Nicholas O’Meally, ’15, Double Major in Sociology and Theatre

Nicholas O'Meally '15

“After receiving my bachelor’s degree in Sociology, I attended the University of Pennsylvania’s School of Social Policy and Practice for my master’s degree in social work. While enrolled, I focused on clinical social work with children and adolescents. My background in Sociology aided me in my ability to discuss topics such as socioeconomics and cultural competency with my peers and being able to analyze the ways in which we are influenced and labeled by society aided me in seeing the realities of my clients. Additionally, my undergraduate studies in feminist theory helped me look closer at the ways in which men talk about mental health differently from women.

Having earned both my Master’s of Social Work and my state licensure, I am now employed as a permanency caseworker in the Greater Philadelphia Area. My role is to aid foster children and foster families through the adoption process and to help new families interested in adopting become certified. Sociology taught me how to confront the racial and economic biases we all inherently have, and that we must look further into why society deems certain behaviors as more acceptable than others. In my everyday practice, I must confront expectations I may have when walking into a client’s home or when asking them about their beliefs surrounding discipline and child-rearing. Sociology not only challenged me to look at our world from a detached lens but prepared me for a career in social work by forcing me to remove my own values while helping others improve their lives.”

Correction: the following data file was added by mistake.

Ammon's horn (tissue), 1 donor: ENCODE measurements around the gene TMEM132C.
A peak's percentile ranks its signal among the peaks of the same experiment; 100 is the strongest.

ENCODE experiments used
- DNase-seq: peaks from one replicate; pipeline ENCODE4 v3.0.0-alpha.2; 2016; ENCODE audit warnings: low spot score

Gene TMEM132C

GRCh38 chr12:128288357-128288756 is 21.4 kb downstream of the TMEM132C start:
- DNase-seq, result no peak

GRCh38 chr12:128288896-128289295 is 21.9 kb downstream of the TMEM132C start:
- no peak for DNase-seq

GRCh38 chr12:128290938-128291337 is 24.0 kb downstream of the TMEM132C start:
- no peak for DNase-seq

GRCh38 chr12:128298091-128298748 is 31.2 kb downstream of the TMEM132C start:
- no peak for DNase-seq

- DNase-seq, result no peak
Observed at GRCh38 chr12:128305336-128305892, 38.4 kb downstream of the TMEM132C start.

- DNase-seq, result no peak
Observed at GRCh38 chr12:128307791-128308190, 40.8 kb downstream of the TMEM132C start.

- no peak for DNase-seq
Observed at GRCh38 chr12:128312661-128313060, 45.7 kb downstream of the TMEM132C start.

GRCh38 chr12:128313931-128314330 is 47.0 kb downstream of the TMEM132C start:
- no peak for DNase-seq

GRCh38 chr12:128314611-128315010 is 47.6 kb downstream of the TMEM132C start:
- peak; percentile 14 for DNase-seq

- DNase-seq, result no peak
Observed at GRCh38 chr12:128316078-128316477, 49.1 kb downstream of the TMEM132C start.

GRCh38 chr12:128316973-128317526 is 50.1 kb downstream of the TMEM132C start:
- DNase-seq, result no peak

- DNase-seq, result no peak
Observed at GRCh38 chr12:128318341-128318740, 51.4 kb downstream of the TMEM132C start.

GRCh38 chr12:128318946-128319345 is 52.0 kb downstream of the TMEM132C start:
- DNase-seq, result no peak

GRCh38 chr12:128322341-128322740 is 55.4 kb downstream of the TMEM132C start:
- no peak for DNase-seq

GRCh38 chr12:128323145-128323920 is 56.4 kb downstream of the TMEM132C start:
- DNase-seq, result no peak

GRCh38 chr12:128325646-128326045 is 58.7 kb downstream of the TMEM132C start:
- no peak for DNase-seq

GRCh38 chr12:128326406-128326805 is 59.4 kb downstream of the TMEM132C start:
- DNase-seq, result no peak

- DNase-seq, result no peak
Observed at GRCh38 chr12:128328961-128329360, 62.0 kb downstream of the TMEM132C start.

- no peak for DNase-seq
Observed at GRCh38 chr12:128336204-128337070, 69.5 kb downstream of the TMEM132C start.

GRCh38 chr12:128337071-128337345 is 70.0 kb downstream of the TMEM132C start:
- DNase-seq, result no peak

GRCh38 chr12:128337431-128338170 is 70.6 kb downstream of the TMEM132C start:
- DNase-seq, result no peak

Avanti Gabourel, ’14, Major in Sociology,  Minors in Justice, Law & Society, and Music
Avanti Gabourel '14

"After college, I spent 3 years as a Treatment Support Specialist in Martinsburg, West Virginia working directly with youth ages 12-18 at a residential care facility. I had the opportunity to work with kids from all over West Virginia, some from very rural areas. My background in sociology especially helped me to identify many environmental and external forces that affected the youth and their families. Although I may have had differing opinions or political views with some of the residents, learning about where they came from helped me to make sense of their course of thought and behaviors. Now, I work as a Case Manager at a family support center in Frederick County Government guiding younger adults ages 16-24. We focus a lot on Trauma-Informed Care and Adverse Childhood Experiences (ACEs) when delivering our services. My sociological background has helped me notice commonalities among different populations. I am able to identify the social and economic barriers respective to the places people come from. My job essentially is to try to remove those barriers in order to propel people further into success. I help them set short-term and long-term goals and provide frequent reminders to help stay on track. Typically, I make referrals to resources or provide them transportation, which may assist them to advance in their career and education. 

Doing my best to understand someone’s culture is crucial in helping me build rapport and gain trust. Sociology helps build a foundational openness and willingness to view things with fresh eyes. I feel I am successful at what I do because I am always considering a person’s dynamic in relation to their various social groups. One should consider the relationship an individual has with others, and within the communities, they are part of. This encourages me to view without judgment or to see how different dynamics affect/produce the hardships people are facing.

My goal as a case manager is to help all people who face adversity beat obstacles and attain self-sufficiency. This comes through immense skill building and education. For most people I work with, it is about surviving day-to-day. It is hard enough knowing where you will end up tomorrow, let alone achieving long-term dreams. Many at-risk populations do not see the potential within themselves. Often they do not believe in their ability to amount to anything, so it means a lot when I can empower them and be their cheerleader. Seeing their success feels incredible."